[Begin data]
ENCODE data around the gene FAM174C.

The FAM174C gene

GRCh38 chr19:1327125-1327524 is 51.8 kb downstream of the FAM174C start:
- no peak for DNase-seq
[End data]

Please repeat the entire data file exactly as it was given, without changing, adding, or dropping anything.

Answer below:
ENCODE data around the gene FAM174C.

The FAM174C gene

GRCh38 chr19:1327125-1327524 is 51.8 kb downstream of the FAM174C start:
- no peak for DNase-seq